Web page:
Ankle Sculpting

By Ashleigh Austen for Whimn

In 2018, there aren’t many body parts exempt from insecurities that can’t be changed with a nip and a tuck. More of us are going to extreme lengths to improve our looks, with ear lobe reductions, knee lifts and armpit liposuction all on the up and up.

Now, ankles – or ‘cankles’ – are the next body part we’re going under the knife to alter. Cankles, for the uninitiated, refers to the area where the calf meets the ankle and there is no real distinction between the two leg parts. And women with thicker calves and ankles are turning to liposculpture.

“Small amounts of fat removal can change the shape of the ankle dramatically. The aim is to make the leg appear finer and more symmetrical,” explains cosmetic surgeon Dr Meaghan Heckenberg of Sydney’s Be Sculptured clinic.

Less invasive than conventional liposuction, it involves a local anaesthetic solution injected into the fatty tissue small horizontal incisions being made in the skin (about 3-5mm in length), then fine cannulas used to remove the fat, with the goal to reduce the bulk of the calf and make the lower leg look slender.

Before and six weeks after surgery.

“It is often an area of fat deposition that has been a problem most of the patient’s life, which is resistant to diet and exercise. Sometimes there are hereditary collections of fat in these areas and removal of these can reduce the circumference of the ankle by half.”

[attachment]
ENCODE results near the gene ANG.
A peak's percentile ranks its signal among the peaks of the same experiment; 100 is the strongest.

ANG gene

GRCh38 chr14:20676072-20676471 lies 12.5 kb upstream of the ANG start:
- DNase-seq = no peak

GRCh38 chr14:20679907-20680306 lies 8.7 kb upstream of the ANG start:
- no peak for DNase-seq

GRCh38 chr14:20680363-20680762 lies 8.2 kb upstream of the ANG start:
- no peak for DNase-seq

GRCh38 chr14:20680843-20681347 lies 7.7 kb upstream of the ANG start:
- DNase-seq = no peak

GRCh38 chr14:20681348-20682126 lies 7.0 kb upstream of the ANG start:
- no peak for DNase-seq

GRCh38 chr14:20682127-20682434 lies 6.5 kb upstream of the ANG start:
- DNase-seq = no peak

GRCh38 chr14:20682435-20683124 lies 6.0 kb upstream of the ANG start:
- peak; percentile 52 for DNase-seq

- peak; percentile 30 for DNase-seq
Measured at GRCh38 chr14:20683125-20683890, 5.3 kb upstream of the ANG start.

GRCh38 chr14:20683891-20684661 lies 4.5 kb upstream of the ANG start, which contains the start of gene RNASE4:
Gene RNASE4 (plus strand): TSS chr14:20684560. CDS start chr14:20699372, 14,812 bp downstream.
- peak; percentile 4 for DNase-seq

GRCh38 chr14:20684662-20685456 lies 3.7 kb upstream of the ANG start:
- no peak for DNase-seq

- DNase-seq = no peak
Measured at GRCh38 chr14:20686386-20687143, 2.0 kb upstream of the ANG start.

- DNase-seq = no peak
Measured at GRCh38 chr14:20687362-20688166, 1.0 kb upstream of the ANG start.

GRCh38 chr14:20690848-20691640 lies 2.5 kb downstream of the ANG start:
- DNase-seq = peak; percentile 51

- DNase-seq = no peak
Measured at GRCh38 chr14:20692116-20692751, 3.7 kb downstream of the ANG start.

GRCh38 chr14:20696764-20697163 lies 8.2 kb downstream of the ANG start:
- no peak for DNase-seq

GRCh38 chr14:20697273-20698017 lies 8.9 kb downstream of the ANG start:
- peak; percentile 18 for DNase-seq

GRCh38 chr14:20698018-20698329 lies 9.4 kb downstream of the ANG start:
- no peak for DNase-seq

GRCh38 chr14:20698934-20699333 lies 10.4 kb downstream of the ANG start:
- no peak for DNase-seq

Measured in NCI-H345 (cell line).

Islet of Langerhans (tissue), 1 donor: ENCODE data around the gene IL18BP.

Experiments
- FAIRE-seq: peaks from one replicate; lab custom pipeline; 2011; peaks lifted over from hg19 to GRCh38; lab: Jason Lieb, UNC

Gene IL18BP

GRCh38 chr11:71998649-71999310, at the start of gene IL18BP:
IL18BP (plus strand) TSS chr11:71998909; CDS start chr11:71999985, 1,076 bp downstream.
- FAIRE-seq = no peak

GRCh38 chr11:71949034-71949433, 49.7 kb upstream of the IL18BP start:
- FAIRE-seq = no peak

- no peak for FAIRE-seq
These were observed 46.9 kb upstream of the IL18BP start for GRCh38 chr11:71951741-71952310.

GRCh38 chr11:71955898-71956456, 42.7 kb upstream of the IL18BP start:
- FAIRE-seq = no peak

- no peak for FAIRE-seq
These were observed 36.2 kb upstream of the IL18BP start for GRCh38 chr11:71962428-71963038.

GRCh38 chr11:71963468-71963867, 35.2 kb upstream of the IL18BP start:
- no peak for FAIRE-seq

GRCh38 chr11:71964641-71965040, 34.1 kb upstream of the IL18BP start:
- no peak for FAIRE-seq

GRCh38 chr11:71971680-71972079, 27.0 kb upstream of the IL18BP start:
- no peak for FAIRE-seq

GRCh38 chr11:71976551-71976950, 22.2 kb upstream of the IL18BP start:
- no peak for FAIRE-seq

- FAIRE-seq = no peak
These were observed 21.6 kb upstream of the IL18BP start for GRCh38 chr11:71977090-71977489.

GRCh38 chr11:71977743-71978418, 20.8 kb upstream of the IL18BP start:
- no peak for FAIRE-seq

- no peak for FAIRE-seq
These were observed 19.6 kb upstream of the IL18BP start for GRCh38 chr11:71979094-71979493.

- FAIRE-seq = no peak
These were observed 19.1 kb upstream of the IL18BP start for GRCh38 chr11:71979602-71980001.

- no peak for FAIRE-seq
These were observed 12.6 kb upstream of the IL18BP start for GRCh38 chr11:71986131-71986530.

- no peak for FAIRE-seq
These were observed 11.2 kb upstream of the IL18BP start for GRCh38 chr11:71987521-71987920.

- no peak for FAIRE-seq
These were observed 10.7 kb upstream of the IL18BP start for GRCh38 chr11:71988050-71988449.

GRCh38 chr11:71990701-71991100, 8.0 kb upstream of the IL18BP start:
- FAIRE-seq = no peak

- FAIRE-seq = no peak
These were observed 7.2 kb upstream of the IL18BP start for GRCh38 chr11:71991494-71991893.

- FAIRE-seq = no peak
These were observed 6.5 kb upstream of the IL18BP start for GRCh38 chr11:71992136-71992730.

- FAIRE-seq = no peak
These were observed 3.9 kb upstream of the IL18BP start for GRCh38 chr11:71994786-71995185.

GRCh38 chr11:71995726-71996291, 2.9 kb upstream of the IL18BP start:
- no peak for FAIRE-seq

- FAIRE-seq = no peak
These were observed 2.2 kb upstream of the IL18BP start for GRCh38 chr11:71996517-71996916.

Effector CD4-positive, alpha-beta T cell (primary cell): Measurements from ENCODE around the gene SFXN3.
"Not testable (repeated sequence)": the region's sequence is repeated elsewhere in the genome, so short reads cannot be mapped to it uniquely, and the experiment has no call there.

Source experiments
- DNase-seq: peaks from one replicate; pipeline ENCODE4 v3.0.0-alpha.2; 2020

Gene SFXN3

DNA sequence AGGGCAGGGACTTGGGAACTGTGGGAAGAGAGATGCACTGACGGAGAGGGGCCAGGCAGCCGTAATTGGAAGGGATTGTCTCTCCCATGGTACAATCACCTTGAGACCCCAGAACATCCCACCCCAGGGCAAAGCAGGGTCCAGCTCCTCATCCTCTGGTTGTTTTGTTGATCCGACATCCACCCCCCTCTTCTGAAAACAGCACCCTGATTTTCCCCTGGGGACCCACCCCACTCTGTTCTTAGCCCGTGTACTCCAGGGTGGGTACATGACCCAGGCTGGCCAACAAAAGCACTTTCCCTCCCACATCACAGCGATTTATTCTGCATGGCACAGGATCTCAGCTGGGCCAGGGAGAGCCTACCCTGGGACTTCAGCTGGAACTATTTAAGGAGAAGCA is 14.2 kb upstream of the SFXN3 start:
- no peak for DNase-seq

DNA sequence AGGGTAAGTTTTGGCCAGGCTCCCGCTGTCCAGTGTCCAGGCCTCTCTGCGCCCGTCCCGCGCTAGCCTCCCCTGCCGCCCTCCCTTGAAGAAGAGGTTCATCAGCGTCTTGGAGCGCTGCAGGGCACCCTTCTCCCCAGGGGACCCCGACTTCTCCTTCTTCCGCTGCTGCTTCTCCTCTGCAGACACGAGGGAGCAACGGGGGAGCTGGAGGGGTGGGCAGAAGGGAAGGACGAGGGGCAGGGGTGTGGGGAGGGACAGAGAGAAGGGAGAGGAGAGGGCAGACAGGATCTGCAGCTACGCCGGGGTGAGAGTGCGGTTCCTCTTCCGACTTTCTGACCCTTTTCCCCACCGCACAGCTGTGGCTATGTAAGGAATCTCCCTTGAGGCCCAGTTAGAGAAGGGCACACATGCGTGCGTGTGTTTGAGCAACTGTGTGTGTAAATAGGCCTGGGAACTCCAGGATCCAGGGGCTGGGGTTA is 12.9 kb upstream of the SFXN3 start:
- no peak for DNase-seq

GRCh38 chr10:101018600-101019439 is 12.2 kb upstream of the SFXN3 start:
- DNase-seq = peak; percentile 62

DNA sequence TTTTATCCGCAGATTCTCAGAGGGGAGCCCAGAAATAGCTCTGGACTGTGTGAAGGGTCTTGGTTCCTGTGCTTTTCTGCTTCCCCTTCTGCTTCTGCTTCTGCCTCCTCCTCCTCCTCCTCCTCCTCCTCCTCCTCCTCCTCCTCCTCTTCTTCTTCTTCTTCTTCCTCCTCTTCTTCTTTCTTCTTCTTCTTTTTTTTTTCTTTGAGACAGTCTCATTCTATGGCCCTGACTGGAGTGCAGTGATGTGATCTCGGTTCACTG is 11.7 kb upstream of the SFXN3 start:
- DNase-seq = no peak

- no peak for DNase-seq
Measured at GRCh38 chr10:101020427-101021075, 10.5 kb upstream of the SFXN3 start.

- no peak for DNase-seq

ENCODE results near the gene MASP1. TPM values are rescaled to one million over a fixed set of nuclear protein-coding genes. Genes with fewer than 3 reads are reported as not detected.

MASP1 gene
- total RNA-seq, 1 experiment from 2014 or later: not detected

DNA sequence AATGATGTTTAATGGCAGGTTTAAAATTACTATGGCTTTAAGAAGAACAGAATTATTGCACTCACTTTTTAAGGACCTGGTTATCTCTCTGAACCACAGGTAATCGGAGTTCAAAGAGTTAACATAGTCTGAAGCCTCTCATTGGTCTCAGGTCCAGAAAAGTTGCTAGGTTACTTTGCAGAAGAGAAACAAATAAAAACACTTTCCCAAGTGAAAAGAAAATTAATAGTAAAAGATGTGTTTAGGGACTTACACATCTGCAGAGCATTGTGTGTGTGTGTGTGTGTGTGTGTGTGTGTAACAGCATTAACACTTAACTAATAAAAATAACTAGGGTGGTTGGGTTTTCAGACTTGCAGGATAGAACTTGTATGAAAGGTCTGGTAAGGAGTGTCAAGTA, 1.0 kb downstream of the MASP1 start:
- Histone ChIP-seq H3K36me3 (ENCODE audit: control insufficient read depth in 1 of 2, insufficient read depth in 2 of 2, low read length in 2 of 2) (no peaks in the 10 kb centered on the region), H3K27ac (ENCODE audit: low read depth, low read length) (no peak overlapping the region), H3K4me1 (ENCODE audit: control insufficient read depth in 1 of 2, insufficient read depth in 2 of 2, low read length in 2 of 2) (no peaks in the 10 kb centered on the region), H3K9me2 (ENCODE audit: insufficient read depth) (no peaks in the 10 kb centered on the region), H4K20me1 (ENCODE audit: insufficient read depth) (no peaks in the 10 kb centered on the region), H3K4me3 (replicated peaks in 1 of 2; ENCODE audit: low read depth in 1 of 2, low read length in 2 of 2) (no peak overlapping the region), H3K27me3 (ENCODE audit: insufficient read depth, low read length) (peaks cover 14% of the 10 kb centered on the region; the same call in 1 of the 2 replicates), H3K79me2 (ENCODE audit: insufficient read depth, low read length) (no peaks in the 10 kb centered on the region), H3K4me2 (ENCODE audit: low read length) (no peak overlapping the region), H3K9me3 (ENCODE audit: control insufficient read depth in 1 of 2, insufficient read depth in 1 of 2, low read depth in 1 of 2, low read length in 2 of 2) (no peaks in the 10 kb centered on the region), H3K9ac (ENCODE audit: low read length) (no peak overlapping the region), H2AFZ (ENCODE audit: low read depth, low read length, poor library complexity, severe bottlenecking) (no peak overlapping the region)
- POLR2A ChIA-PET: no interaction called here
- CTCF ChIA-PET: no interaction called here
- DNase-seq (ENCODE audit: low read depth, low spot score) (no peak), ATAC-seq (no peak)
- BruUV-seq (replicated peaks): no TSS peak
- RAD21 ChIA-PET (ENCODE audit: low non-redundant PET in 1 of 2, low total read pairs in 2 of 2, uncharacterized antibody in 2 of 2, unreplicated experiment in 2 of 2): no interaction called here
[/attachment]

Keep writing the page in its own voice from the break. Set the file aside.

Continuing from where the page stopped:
Having performed over 700 liposculpture procedures since 2008, Heckenberg says the results of removing even a small amount can be dramatic.

Although it doesn’t come cheap. Smaller ankles will set you back around $7200 (this includes the whole calf and ankle area) and recovery is tough.

“A patient may not get final results until a year down the track. This is because this area is the most dependent area of the body and the body has to fight gravity for the reduction of swelling,” says Dr Heckenberg.

“The ankle is the farthest body part away from the heart. Very firm compression stockings are worn day and night for a month after the procedure to reduce swelling, whereas other body parts only require compression garments for two weeks.”

Of course, make sure you find a surgeon who is certified by the The Australasian College of Cosmetic Surgery (this is easily done by checking their credentials via the ACCS website) Also, choose someone whose speciality is in your chosen surgery and then get clued up on exactly what you’re after before going in for the initial consultation.

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